Being a foster carer can be extraordinarily difficult and incredibly rewarding at the same time. Giving a child in need a home is the same thing as giving them an opportunity to grow into well-rounded happy adults with a variety of goals, dreams and ambitions. If you are interested in becoming a foster carer in Bristol for a child who needs help, you need to know what you can expect from your experience before you move forward.
Many people who are inexperienced with foster care have unrealistic expectations, which can make the process that much more challenging. Knowing about the ups and downs of foster care can help you decide if it’s the right choice for you and your family.
One of the most important things you need to be aware of if you want to become a foster carer in Bristol is that taking in another child will undoubtedly be difficult both in terms of your emotions and your finances. According to a recent Bristol research study, a third of informal kinship carers are facing severe financial challenges and living in poverty as a result of their decision to care for another child. If you don’t want to become a part of that statistic even as a formal foster carer, you need to be sure that you are financially capable of feeding, clothing and providing shelter to another human being.
That doesn’t mean you need to be rich to reach out to children who desperately need a home and a secure family structure, but you should be able to afford necessities for both your family and your foster child. It helps to sit down and estimate how much money you are going to need to take care of a foster child and how much support you can count on from government programs. Once you have a figure in mind, compare it to your income level and consider what you can compromise on to put more money toward foster child care.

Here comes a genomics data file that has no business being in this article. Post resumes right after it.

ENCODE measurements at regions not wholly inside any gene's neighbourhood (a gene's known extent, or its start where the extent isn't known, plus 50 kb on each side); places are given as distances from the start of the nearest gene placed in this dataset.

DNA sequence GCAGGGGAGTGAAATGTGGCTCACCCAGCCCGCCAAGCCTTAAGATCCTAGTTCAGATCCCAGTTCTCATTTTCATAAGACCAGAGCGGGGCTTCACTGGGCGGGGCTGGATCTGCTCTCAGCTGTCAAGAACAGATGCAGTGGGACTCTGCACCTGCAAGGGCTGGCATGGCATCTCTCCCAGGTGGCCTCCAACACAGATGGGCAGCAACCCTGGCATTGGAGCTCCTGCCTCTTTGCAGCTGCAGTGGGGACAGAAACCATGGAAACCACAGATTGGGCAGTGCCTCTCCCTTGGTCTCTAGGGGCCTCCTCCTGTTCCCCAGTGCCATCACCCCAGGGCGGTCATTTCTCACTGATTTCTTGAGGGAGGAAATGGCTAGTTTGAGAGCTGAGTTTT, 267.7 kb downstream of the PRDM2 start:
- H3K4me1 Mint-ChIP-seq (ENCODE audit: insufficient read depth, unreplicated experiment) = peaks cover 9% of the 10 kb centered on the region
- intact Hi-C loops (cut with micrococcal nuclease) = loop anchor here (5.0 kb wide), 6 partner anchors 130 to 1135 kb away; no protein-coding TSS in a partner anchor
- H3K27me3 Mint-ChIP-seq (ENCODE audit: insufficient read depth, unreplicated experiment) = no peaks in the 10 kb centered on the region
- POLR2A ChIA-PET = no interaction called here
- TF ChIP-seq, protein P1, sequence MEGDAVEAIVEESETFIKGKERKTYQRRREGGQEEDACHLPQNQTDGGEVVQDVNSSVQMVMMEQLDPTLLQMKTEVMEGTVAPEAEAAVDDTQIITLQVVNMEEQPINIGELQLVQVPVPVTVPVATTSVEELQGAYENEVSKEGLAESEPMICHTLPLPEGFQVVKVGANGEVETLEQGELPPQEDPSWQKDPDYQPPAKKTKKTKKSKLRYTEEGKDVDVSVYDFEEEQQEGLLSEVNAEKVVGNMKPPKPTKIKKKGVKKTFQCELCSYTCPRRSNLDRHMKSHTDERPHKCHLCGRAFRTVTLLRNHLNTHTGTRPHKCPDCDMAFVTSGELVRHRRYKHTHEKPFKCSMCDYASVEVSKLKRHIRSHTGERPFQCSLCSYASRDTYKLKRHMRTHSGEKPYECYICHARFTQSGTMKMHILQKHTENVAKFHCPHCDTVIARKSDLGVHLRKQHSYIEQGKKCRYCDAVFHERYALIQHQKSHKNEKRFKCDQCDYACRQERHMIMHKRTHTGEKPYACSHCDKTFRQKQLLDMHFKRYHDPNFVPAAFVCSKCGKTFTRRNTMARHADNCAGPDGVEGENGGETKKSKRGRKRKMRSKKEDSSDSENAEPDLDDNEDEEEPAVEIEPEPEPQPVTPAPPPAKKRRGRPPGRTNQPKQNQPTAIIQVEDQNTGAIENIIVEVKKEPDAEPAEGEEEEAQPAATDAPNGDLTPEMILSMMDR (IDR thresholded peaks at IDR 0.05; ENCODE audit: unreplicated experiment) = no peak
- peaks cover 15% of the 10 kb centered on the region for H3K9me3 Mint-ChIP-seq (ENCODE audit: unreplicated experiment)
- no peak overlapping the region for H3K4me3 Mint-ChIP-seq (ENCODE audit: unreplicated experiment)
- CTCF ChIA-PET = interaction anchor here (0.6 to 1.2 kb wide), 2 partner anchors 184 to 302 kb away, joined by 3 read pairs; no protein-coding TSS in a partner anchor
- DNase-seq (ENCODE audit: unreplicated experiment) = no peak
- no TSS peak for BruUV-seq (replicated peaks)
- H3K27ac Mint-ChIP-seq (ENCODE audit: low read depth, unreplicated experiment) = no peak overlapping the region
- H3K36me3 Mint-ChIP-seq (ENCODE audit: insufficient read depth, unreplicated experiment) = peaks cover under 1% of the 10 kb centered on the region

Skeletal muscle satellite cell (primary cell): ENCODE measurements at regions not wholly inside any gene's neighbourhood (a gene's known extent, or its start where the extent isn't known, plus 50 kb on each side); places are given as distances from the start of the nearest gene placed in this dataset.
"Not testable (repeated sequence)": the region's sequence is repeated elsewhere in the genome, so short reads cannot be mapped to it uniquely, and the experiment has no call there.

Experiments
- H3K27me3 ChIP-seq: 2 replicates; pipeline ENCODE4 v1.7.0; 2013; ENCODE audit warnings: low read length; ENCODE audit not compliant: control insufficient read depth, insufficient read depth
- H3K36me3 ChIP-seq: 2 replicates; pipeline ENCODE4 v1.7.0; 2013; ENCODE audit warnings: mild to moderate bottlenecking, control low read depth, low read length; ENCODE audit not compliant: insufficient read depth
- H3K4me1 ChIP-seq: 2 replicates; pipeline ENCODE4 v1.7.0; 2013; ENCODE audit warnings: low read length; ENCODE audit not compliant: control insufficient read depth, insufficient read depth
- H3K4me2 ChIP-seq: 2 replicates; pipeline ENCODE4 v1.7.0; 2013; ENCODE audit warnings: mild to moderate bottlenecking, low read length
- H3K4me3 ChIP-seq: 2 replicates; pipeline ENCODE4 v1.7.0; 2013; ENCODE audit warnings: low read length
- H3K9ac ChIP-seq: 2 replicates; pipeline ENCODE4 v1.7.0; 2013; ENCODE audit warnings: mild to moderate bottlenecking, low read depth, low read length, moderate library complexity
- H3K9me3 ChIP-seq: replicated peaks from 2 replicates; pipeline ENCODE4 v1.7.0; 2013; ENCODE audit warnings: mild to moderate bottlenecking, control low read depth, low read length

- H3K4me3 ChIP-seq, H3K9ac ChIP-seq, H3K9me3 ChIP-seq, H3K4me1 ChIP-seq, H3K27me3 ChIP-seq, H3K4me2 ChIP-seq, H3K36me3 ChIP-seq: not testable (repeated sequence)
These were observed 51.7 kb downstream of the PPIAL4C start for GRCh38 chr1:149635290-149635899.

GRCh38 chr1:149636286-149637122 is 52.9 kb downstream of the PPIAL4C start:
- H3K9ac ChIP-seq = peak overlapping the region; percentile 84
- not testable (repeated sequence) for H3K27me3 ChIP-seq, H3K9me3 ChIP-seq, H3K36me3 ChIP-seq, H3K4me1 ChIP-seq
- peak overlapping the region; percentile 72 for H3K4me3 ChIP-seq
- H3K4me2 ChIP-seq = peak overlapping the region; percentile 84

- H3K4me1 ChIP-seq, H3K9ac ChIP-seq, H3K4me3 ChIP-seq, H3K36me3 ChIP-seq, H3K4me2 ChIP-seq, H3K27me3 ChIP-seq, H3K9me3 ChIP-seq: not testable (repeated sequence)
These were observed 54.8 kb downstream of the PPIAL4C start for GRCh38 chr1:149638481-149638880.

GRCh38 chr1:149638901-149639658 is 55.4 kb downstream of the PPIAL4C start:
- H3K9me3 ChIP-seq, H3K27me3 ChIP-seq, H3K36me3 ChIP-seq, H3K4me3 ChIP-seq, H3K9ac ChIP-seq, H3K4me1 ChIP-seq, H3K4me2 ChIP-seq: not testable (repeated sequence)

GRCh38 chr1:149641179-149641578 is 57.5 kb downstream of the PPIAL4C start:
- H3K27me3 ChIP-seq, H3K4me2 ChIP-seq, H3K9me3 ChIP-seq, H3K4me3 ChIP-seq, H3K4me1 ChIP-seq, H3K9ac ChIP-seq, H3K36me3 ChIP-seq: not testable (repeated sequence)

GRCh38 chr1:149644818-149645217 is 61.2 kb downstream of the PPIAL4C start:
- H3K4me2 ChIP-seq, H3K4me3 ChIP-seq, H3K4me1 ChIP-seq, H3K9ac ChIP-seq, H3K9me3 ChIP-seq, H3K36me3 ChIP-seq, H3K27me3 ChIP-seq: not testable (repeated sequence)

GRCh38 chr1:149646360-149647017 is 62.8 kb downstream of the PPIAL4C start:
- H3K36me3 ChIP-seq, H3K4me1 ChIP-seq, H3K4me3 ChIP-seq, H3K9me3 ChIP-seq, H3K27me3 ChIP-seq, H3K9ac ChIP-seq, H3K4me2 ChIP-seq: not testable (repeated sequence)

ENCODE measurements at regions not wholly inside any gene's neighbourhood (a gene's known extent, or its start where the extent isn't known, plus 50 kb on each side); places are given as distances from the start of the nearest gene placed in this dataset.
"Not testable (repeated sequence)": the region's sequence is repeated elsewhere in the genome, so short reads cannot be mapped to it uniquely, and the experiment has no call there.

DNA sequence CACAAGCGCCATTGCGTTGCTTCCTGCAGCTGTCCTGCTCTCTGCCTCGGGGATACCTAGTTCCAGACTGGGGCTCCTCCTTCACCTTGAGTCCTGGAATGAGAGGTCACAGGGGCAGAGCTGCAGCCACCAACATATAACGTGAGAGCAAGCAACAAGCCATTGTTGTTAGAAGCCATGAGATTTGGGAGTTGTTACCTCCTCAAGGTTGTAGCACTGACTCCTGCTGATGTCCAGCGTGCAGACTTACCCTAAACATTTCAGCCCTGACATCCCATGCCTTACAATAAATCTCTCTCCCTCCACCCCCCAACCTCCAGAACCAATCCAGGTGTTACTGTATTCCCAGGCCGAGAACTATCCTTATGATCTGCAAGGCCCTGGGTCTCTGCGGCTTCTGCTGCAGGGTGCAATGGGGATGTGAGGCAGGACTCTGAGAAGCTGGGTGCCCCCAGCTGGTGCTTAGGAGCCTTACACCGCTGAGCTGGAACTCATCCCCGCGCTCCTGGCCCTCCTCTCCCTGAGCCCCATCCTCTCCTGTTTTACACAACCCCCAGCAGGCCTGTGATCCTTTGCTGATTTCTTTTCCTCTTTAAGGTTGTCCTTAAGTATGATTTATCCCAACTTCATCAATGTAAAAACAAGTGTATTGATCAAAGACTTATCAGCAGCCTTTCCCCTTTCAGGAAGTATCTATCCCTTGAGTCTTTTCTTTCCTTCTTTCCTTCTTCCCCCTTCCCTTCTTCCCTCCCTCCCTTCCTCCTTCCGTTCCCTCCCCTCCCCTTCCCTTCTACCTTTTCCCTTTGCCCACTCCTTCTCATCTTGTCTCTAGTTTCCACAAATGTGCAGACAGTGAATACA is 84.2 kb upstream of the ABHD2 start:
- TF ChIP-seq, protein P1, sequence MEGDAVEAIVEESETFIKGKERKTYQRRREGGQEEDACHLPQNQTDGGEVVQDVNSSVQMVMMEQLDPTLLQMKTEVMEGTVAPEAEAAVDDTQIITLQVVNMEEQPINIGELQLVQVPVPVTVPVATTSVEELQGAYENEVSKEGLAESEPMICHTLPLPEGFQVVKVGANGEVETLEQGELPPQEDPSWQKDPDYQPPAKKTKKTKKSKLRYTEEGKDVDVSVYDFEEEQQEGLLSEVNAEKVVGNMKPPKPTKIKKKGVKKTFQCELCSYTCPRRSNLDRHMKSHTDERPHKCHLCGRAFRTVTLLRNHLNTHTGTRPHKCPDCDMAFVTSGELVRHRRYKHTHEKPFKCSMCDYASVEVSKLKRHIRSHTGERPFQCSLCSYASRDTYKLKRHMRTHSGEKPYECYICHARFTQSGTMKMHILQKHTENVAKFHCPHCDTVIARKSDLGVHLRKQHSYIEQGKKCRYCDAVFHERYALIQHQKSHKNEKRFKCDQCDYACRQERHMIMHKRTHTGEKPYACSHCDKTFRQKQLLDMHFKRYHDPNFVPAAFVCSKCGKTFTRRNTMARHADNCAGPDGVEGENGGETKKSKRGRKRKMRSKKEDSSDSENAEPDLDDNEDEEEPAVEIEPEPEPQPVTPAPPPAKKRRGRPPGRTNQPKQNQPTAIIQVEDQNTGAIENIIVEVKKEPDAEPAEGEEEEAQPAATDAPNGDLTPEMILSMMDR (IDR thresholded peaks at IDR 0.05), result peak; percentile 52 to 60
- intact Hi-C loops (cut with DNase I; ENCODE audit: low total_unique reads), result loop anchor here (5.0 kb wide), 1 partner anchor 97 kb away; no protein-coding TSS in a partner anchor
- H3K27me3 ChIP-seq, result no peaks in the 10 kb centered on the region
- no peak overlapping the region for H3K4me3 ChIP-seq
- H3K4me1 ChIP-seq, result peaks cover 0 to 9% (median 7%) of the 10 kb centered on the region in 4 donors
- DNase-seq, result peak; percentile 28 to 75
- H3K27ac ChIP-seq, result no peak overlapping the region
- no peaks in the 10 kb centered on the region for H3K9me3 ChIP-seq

Once you have your finances straightened out, make sure that you are emotionally ready to become a foster carer. In the above-mentioned study, 88% of children who were involved had been abused at some point in their lives. While the study focused on informal foster carers, you can expect a similar figure from foster children in general. They often have behavioral problems or difficulty adjusting. You also have to keep in mind that a new child, especially if he or she needs special physical or mental care, will instantly change your family dynamic. If you have young or teenage biological children, taking in a foster child should be a decision that you both make.
Of course foster care is not at all about feeling financially strained and emotionally exhausted. The point is that if you take the time to prepare yourself for being a foster carer and you know what you can expect in the first few weeks of your time together, you can walk away with one of the best and most rewarding experiences of your entire life. Many kids who end up in foster care are exceptionally intelligent, loving and caring people on the inside. They just need affection and encouragement from adults they can trust to get a chance to grow to their highest potential.
*This article was provided by Amol K.